By Gwen Jones for the SNAP
Friday, September 21, 2012 —
Citizens of Oakboro and surrounding areas are gathering on Wednesdays to put an unsightly item to good use. Each week the group gathers to transform plastic shopping bags into sleeping mats for those who have found themselves without a home.
With the growing number of bags handed out each minute and the lengthy decomposition rate of those bags coupled with the growing number of homeless individuals around the world, this appears to be an easy resolution for two different problems.
Even those who have lost their home to disaster such as a hurricane or tornado desire these mats, which can be rolled up and easily carried. The mats provide a warmer and softer alternative to a cold and hard sleeping surface.
Jewell Whitley read an article in Mature Living Magazine (February 2012) about a project where Concordia Lutheran Church in Jackson, Tenn. gathered weekly to make these mats. When Oakboro Baptist Church discovered that Shirley Morris Bell (Mineral Springs Baptist) had actually crafted a mat, the Oakboro ladies began meeting with her to learn how to produce them. In just two months the group has grown to include Oakboro First Baptist, Red Cross Baptist, St. Matt-hew’s Church, Providence Church of God and New Faith Holiness Church members.
They meet at Los Jacubes Family Mexican Restaurant each week to assemble the mats.
“From the beginning, we wanted this to be a community project, and it has turned out to be just that,” Jewell Whitley said.
“By word of mouth, we’ve let people from the different churches know about it, and we are so pleased with the response. These mats will keep you warm and off the ground.”
Made entirely from plastic, the mat is water repellant, easily cleaned and dries quickly.
“We’ve formed an assembly line of collecting, cutting, connecting and crocheting bags to produce the mats,” Paula Whitley said.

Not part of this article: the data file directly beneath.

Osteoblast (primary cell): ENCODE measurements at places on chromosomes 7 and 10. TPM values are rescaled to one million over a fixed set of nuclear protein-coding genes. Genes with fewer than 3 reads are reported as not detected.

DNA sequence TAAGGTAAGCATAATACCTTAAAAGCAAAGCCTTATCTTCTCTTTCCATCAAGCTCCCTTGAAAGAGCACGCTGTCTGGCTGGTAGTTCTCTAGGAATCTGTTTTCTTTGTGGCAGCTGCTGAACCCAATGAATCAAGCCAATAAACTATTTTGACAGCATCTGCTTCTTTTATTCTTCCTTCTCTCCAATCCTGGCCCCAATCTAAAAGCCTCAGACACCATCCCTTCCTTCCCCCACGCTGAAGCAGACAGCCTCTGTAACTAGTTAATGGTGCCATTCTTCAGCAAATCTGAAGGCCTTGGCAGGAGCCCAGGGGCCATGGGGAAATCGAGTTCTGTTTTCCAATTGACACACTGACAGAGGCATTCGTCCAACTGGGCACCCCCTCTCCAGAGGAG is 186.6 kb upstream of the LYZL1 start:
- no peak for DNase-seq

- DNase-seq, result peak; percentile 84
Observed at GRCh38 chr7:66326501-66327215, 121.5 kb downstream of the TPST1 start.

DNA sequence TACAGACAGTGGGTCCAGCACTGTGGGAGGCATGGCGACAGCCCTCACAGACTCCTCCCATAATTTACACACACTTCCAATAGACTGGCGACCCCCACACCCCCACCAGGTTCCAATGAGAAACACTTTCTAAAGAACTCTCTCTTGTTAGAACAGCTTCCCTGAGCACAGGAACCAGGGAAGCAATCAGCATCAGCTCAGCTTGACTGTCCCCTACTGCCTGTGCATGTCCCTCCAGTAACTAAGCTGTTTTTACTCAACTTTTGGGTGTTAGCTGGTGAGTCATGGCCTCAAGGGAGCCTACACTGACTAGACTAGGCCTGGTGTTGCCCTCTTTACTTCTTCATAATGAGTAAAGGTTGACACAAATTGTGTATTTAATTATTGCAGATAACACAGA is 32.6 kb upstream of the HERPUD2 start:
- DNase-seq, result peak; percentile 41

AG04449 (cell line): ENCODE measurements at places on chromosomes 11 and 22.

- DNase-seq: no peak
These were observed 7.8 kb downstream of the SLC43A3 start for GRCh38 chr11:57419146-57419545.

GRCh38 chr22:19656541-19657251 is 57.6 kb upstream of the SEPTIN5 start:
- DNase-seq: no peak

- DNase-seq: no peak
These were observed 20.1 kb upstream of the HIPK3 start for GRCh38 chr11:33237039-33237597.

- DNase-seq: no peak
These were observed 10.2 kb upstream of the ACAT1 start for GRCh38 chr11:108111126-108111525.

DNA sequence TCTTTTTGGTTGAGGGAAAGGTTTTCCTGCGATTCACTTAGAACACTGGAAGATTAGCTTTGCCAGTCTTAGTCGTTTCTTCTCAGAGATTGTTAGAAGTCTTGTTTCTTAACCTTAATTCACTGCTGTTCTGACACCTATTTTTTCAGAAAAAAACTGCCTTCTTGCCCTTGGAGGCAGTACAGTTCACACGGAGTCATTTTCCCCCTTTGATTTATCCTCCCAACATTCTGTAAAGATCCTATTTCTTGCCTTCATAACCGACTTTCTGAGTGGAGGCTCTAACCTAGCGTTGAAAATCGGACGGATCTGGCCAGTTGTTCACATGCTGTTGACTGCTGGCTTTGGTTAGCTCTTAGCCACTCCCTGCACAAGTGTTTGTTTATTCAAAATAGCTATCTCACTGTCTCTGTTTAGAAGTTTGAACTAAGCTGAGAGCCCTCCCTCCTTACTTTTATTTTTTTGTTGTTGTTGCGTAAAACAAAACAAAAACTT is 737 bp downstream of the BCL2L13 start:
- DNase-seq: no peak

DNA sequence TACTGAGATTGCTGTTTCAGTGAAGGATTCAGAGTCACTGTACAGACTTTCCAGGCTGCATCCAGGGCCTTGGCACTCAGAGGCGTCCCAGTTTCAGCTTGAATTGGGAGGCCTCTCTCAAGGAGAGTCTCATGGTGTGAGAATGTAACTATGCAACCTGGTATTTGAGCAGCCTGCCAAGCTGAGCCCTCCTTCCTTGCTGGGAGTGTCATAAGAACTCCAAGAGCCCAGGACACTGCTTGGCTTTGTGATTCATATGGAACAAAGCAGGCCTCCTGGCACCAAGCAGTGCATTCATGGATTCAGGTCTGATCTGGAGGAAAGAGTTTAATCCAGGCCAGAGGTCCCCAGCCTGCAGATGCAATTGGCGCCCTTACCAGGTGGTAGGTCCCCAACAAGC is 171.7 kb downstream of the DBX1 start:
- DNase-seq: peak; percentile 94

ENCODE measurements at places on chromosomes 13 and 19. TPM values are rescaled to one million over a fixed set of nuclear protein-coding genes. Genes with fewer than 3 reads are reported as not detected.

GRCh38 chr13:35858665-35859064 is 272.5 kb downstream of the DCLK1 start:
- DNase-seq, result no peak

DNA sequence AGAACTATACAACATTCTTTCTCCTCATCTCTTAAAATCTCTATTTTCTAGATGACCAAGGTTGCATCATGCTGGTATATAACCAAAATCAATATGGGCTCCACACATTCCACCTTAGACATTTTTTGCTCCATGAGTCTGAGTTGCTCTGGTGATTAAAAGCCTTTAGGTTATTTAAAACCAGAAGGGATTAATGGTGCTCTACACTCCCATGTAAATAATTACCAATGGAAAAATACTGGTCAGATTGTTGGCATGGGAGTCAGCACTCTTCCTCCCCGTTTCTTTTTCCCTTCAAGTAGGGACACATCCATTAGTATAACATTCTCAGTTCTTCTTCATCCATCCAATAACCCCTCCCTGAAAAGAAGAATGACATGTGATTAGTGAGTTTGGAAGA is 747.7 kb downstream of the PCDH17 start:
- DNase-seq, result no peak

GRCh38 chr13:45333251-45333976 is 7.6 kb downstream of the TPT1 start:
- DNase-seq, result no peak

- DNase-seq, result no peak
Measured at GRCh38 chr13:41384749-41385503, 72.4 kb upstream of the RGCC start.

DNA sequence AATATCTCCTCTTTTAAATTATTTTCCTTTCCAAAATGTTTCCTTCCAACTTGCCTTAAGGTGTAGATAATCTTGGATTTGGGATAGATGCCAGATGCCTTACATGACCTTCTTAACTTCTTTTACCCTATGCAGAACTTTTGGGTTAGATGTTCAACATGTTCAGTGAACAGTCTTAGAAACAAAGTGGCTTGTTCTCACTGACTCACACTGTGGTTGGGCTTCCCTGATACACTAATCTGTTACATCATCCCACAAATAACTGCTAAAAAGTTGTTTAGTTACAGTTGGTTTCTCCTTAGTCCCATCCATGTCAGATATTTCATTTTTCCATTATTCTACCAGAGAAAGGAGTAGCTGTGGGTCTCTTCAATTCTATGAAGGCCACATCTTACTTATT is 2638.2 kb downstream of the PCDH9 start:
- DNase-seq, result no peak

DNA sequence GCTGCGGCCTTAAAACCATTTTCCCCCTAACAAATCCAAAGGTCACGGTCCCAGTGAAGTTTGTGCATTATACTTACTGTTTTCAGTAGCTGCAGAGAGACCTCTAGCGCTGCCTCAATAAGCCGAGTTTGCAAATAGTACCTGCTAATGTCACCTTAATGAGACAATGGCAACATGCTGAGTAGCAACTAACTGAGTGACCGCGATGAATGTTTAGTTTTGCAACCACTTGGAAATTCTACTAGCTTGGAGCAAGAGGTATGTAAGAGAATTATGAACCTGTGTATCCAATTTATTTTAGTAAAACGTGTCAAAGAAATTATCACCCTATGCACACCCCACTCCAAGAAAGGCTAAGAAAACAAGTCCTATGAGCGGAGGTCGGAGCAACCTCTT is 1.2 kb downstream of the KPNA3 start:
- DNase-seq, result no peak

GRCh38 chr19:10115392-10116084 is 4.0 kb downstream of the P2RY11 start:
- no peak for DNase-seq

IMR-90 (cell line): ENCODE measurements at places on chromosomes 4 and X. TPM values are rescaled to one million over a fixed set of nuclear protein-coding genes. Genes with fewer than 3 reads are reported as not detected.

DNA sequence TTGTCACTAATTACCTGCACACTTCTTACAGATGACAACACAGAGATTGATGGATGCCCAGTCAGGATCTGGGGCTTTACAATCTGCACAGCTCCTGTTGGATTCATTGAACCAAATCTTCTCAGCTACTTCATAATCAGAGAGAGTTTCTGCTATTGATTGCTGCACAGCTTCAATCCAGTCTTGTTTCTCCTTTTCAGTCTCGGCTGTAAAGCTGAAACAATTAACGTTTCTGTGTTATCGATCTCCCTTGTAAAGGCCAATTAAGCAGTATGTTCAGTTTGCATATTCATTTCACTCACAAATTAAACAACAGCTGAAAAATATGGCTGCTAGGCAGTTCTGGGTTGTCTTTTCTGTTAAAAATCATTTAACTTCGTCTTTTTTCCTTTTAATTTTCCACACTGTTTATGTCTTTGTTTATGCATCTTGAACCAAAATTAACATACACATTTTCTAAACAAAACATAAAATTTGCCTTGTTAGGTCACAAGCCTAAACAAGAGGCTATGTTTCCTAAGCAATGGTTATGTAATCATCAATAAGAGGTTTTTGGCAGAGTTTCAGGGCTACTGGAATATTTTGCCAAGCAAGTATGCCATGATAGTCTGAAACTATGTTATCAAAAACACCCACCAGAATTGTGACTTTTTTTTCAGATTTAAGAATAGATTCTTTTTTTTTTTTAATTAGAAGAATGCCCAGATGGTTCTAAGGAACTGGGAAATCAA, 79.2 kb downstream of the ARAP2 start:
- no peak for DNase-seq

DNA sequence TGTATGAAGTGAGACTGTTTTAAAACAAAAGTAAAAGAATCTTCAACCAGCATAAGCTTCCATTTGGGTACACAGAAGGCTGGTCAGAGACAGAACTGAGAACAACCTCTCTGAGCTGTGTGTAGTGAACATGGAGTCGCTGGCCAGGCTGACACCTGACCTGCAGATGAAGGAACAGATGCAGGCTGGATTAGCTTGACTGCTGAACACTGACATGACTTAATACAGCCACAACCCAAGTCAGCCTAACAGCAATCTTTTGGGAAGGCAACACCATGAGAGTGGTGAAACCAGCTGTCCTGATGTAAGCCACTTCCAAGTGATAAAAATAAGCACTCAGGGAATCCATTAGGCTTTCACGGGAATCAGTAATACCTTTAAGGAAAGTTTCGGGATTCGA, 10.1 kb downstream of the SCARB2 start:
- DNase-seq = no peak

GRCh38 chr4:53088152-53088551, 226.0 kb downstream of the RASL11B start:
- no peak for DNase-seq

They use a large crocheting needle (No. 19 or Q size). It takes 20-30 hours and several hundred bags to create one mat. Each bag is folded, cut into strips, looped together to form a ball and crocheted into a 3-foot x 6-foot mat. The completed product resembles the braided style rug often used in dining and living areas. Each rug is unique and multicolored as bag colors vary.
Volunteer Kayla Garrison said her father-in-law is making these mats with a similar group in Fairfield, Ohio, where he lives. When asked where the mats would be distributed, Jewell Whitley advised, “We are going to begin distributing them through the Community Inn in Albemarle. Hopefully other homeless shelters will hear about us and contact us.”
The group welcomes more of the community to join with them in the mission.
“Crossing denominational lines for this service project has been wonderful. We’re getting to know and fellowship with so many different people. We always enjoy staying afterward for lunch at Los Jacubes,” Whitley said.
Anyone is invited to join the growing group of volunteers as they gather in Oakboro at 10 a.m. Wednesdays.